The DFC has great potential as a flexible, effective instrument to help project American values and influence. The next administration should engage Congress as a partner to ensure that the DFC fulfills its ambitious development mandate. Equally important is carefully balancing the DFC’s dual mandate to enable developmentally-beneficial private sector investment and to advance U.S. foreign policy. The following recommendations focus on key areas for action: prioritizing development, fixing equity, and enhancing transparency.
The agency’s new domestic responsibilities under the DPA are a significant potential distraction. Even in the best of circumstances, the challenge of balancing the DFC’s competing mandates will present a challenge: the DFC will often have to withstand pressure from some members of Congress, and from the State Department and White House, to deliver deals that advance short-term national security or foreign policy objectives. Increasing investments in low-income and lower-middle-income countries (LICs and LMICs) are key to fulfilling the agency’s development mandate, but will mean taking on greater risk, which will require additional credit subsidy and may at times be incompatible with protecting the DFC portfolio from potential loss. Deals in LICs and LMICs may also imply an increased administrative cost, as they tend to be smaller—and it takes more time to make a large number of small investments than to make a small number of large investments. In many cases, such deals also require a greater level of due diligence. Furthermore, the DFC will need to develop a pipeline of investable projects in LICs and LMICs; with a limited ability to place employees overseas, creative partnerships will be essential to ensure success.
• Refocus on the DFC’s core mission by phasing out the DFC’s DPA responsibilities.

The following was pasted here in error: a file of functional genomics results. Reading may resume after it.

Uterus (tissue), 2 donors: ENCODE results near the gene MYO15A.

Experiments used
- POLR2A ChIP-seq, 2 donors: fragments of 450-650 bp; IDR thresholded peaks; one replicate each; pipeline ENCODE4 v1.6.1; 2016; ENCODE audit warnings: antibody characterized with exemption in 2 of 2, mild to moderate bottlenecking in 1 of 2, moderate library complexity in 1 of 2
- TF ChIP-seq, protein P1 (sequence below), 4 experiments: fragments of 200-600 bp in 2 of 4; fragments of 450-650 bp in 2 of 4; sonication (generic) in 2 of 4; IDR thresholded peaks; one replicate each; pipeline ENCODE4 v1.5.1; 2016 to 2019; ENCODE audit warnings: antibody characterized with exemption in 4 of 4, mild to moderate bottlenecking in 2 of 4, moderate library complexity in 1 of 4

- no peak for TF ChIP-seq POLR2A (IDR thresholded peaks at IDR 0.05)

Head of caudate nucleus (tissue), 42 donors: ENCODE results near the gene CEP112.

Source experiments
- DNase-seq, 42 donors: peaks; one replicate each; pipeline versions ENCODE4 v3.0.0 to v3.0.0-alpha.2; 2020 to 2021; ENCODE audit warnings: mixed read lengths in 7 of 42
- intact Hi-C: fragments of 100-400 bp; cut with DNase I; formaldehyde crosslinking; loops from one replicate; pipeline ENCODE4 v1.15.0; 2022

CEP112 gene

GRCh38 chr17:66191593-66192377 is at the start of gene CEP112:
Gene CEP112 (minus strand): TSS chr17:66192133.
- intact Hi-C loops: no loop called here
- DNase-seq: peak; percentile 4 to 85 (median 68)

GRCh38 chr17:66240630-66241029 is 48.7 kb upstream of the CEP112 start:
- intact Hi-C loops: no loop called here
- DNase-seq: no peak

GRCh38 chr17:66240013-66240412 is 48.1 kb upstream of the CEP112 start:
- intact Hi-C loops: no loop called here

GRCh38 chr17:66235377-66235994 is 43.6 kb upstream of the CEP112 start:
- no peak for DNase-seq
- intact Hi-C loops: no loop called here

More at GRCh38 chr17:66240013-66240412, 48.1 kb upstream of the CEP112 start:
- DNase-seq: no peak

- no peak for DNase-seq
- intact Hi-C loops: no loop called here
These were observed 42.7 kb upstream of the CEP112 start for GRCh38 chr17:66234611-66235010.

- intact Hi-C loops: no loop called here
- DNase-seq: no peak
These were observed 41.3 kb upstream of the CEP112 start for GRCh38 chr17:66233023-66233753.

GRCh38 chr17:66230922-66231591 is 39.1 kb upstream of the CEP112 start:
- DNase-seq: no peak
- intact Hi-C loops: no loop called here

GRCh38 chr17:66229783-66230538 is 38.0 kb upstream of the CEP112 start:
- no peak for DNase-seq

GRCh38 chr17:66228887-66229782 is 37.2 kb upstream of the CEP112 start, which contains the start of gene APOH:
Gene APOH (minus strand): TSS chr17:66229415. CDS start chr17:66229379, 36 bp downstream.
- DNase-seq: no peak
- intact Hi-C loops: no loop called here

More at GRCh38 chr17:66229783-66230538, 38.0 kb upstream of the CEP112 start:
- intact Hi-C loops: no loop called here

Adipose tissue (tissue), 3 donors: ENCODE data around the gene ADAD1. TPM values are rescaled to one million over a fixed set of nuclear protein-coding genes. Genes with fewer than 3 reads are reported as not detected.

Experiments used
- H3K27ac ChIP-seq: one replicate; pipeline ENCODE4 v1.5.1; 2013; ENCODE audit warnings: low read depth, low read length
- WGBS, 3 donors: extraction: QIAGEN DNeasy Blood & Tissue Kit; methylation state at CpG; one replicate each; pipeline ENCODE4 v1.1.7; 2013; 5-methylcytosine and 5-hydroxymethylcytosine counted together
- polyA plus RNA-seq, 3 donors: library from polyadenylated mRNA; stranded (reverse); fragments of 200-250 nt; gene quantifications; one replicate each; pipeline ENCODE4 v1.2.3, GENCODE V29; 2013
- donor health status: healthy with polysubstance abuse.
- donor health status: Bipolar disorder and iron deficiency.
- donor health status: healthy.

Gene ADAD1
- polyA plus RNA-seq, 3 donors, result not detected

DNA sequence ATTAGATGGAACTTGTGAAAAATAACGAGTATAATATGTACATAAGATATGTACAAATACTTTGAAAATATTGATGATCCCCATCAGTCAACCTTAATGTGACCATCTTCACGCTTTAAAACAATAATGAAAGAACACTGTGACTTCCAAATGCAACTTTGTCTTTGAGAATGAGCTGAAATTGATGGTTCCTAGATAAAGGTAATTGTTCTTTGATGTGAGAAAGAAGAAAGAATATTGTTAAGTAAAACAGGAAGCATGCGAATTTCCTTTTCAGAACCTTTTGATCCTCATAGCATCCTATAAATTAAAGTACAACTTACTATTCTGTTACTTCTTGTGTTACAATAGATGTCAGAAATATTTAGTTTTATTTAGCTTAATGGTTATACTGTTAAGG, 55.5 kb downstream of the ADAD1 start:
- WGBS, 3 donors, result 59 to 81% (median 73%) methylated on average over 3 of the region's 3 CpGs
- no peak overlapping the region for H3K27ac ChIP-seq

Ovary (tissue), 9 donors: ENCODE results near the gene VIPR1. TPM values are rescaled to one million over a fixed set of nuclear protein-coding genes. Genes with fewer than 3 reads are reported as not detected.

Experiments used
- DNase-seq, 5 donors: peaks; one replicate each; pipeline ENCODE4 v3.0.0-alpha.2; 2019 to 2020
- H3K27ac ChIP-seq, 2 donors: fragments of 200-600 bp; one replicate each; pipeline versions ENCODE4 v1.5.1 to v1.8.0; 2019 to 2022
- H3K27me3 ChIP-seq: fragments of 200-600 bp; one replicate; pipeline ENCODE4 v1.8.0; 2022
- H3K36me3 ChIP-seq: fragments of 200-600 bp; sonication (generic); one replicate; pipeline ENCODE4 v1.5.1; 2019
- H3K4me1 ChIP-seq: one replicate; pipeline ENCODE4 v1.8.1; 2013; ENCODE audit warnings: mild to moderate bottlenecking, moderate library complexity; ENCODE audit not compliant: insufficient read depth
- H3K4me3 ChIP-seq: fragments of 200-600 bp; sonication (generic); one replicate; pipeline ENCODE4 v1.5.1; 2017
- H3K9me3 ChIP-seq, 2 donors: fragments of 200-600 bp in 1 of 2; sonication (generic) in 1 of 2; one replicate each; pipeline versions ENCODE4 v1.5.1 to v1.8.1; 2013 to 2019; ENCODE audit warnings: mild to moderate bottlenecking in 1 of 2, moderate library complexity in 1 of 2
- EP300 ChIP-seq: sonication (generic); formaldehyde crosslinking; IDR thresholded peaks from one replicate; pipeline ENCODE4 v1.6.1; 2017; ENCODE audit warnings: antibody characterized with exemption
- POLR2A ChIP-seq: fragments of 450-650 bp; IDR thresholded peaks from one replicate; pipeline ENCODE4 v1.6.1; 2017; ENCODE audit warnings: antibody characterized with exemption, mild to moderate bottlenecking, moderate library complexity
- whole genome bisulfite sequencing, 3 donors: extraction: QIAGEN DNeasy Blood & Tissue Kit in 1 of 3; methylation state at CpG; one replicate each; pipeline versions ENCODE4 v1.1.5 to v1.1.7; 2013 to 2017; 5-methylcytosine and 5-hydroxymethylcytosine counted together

• Create an enabling environment by increasing credit subsidy and administrative expenses;
encouraging new partnerships; crowding in private capital; aligning environmental and social
standards with U.S. Treasury standards; and continuing the 2X initiative, which prioritizes projects
that empower women.
• Strengthen internal and external alignment by ensuring the Chief Development Officer (CDO)
reports to the CEO, not the board, and creating a joint USAID-DFC fund managed by the CDO.
The BUILD Act gave the DFC an increased limit for total outstanding commitments of $60 billion, $21 billion of which could be used for equity financing. However, the Fiscal Year 2020 appropriation only allowed the DFC to fund $150 million in equity. This extreme discrepancy exists because, rather than scoring equity investments on a fair-market value basis, as if they were loans which produce returns, the Office of Management and Budget determined that such investments would be scored on a dollar-for-dollar basis, as if they were grants, which do not produce returns. This led the Trump administration to request a large Fiscal Year 2021 increase in funding for DFC to support equity scored on a dollar-for-dollar basis, creating new pressures in an already-stretched foreign assistance budget. In July 2020, Representatives Ted Yoho and Adam Smith introduced legislation (H.R. 7570), to amend the BUILD Act and provide instructions for scoring of equity to reflect that it is an investment tool expected to produce financial returns; however, legislation may not be required to resolve the equity scoring issue.
• Work with OMB and Congress to assume fair-market value scoring for equity.
The DFC can set the “gold standard” in transparency for development finance institutions. It should live up to the expectations of Congress and stakeholders as quickly as possible, while balancing the need to shield commercially-sensitive information. As a new agency, it is especially important that the DFC is transparent about what deals it is making and how it is measuring development impact.
• Commit to publishing appropriate project-level data on the DFC’s website in a manner that provides maximum information while protecting commercially-sensitive information.
• Ensure that the DFC’s evaluation policies reflect the Office of Management and Budget’s guidance for foreign assistance evaluations, which were produced in accordance with the Foreign Aid Transparency and Accountability Act of 2016.
• Include a budget line item for impact evaluations and the Impact Quotient methodology.
• Publish guidelines for the use of monitoring, evaluation, and learning. Publish monitoring and evaluation
• Publicly release details from the IQ development impact matrix.